In the library field, numbers matter. There are really only two statistics anyone cares about: your circulation (the number of materials “checked out”) and the patron count (who comes to your programs). It can be maddening. I interviewed a teen librarian in my last career as an academic researcher-type, and she was properly irritated with this. She’d recounted times she’d had two or three people attending a children’s or a teen program and the quality of the interaction was so high, it was fantastic, but on the paper, she had to write that three people attended. Over the past few years, our own library’s storytimes have exploded in popularity and it’s getting hard to fit more people in the room. The “quality” of the interactions is not great since the librarian nearly has to shout over the babies and toddlers’ babbling now, but heck, they’ve got the numbers!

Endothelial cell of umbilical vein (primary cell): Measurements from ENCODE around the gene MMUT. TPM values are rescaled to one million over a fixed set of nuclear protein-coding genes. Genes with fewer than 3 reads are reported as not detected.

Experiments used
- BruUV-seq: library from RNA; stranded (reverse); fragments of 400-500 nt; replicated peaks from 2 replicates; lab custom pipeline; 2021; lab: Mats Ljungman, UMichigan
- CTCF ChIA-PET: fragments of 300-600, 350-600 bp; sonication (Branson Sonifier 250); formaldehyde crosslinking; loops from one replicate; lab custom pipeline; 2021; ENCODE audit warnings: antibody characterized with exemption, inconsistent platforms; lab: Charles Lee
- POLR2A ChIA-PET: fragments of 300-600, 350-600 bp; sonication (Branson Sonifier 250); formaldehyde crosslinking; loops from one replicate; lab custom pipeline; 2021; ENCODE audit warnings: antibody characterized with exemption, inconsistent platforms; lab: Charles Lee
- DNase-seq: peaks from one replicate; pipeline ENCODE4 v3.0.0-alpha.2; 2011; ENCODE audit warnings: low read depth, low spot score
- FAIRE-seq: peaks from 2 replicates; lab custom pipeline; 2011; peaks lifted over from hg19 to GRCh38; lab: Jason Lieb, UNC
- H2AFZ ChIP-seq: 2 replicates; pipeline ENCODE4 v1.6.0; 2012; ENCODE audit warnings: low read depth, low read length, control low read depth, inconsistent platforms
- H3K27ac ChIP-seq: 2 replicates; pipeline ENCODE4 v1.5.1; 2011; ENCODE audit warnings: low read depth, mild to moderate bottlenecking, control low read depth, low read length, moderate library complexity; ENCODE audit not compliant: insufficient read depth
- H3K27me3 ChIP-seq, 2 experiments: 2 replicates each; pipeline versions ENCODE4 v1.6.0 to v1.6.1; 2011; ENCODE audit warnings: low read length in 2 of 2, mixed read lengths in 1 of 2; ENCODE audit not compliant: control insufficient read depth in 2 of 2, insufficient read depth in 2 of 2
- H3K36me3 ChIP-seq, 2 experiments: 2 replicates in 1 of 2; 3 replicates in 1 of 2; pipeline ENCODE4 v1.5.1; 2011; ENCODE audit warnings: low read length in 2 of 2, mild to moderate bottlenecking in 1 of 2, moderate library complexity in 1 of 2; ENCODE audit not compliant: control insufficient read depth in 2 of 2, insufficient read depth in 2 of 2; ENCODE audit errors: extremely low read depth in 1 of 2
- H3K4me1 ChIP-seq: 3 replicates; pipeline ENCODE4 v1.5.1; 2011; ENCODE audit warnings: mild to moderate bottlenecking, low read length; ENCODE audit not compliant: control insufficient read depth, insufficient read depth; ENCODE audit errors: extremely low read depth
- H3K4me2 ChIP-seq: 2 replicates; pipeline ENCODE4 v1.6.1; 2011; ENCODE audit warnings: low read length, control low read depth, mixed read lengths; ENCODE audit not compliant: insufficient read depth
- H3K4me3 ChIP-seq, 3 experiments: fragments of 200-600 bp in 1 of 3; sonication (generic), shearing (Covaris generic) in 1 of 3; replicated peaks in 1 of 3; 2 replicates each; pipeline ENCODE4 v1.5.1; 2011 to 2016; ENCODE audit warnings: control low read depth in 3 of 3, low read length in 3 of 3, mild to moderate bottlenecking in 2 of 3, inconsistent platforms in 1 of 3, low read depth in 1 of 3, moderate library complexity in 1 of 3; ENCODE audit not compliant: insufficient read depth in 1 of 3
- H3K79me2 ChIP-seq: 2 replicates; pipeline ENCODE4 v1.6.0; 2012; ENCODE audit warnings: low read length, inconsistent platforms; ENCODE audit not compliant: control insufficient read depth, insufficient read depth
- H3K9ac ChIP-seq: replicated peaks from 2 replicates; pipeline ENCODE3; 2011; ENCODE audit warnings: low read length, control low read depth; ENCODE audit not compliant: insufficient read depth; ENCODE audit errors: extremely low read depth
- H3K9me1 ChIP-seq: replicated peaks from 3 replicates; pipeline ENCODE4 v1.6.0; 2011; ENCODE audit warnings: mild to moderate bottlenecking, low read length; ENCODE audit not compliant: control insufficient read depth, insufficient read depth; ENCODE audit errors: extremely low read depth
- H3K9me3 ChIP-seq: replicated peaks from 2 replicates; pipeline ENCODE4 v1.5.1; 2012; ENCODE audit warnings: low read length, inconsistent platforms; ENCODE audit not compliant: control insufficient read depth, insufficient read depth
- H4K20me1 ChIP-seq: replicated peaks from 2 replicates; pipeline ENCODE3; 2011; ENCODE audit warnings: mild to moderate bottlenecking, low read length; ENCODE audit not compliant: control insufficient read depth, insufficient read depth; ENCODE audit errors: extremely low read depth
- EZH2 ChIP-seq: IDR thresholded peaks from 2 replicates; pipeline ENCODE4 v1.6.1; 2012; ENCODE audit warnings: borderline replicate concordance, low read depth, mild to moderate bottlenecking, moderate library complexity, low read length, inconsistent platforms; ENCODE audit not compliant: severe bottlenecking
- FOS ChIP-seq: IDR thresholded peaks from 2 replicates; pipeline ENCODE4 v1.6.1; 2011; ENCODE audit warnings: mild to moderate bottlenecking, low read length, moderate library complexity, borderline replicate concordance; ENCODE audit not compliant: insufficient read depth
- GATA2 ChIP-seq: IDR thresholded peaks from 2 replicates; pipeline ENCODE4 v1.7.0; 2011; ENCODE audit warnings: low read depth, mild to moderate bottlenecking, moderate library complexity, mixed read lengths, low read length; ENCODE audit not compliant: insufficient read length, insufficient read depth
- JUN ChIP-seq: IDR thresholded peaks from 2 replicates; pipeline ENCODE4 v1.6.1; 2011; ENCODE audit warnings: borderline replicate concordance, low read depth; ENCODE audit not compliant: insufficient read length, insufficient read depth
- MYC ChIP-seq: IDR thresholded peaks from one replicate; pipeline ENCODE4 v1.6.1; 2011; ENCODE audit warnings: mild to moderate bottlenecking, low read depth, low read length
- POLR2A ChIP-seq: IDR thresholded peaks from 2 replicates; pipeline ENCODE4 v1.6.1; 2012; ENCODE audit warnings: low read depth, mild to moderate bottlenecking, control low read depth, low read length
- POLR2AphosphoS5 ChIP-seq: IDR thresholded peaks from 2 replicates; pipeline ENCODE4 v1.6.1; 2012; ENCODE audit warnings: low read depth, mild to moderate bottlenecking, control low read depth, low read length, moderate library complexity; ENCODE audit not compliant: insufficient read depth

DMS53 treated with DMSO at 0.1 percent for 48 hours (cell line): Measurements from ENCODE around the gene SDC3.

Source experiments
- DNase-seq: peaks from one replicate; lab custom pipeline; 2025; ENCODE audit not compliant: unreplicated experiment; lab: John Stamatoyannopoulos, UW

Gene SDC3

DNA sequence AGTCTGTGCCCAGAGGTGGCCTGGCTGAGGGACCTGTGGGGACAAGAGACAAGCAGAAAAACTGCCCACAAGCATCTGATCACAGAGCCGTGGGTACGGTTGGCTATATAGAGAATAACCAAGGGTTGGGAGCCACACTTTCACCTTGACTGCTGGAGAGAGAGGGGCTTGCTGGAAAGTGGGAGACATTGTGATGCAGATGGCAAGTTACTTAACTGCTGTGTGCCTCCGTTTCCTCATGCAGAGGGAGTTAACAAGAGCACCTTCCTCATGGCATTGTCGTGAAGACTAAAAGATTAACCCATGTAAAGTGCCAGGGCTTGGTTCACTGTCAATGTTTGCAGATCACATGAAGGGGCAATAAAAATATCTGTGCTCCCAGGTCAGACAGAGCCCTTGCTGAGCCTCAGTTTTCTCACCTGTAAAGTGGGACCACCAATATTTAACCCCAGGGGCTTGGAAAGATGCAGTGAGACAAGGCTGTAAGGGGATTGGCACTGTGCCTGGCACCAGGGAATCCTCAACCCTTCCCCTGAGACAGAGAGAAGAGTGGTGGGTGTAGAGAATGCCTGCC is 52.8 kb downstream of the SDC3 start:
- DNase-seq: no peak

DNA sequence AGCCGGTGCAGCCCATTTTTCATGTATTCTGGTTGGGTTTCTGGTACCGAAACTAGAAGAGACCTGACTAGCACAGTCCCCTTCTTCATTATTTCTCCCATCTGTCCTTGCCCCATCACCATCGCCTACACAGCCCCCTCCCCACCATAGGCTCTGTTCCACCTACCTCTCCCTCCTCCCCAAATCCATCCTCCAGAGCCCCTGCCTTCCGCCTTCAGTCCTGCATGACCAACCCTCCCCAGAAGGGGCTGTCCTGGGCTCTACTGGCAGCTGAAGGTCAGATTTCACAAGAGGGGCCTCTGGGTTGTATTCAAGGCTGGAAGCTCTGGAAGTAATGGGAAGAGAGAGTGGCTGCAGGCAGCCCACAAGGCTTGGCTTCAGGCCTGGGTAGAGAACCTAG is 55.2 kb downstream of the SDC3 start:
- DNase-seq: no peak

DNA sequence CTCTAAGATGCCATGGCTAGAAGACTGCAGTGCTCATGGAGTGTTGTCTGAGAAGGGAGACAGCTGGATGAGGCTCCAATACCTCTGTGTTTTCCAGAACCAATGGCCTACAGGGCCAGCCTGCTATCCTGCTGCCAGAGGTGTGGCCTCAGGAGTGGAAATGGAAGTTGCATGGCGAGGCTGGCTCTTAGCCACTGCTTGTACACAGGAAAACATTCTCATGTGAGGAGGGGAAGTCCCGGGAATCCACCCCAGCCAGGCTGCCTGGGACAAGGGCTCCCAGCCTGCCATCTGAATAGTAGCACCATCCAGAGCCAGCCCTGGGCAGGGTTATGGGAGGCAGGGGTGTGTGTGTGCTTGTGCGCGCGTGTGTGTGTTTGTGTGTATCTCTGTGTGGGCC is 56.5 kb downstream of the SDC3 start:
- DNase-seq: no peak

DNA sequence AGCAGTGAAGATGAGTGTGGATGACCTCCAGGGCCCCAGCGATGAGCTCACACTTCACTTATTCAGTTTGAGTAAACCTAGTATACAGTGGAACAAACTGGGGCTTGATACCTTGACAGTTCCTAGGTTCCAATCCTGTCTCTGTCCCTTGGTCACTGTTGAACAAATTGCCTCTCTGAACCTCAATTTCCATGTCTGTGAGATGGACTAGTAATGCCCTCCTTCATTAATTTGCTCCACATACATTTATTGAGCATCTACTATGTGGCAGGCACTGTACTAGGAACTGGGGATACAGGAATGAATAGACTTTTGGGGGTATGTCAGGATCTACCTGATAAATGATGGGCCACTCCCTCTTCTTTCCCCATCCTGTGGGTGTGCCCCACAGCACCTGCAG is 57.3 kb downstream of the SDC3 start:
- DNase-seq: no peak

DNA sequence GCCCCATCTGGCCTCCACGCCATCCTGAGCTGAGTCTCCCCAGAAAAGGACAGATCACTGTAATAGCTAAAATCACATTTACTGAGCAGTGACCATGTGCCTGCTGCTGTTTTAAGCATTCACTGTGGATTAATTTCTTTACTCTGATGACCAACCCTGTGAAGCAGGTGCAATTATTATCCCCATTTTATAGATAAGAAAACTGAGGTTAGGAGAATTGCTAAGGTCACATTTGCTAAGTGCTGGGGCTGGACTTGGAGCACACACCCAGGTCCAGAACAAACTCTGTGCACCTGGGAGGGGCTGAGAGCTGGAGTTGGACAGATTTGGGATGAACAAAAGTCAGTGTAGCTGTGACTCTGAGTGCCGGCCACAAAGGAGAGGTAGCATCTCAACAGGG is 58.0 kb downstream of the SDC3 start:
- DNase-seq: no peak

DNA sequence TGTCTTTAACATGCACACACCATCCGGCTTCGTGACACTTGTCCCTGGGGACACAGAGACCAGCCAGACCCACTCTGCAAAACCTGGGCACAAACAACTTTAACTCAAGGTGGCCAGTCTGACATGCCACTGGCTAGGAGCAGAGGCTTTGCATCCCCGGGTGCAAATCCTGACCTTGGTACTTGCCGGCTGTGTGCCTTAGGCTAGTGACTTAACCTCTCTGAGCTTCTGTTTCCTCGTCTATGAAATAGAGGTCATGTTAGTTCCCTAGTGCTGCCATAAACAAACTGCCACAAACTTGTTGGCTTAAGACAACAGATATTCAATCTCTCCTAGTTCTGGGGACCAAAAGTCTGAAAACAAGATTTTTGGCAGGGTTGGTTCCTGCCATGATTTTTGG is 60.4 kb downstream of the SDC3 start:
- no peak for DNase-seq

In education, it’s the same. Everyone wants to know how MANY you served and how MANY are where they ought to be. Few even care how MUCH growth each one has, really. Numbers only matter in aggregate. This is why special education programs are always getting picked on by taxpayers: why should we help the few with stuff that costs so much (or bodies; extra aides can be pricey, so we do our best to avoid giving them full-time hours or benefits) when the gifted get their needs ignored?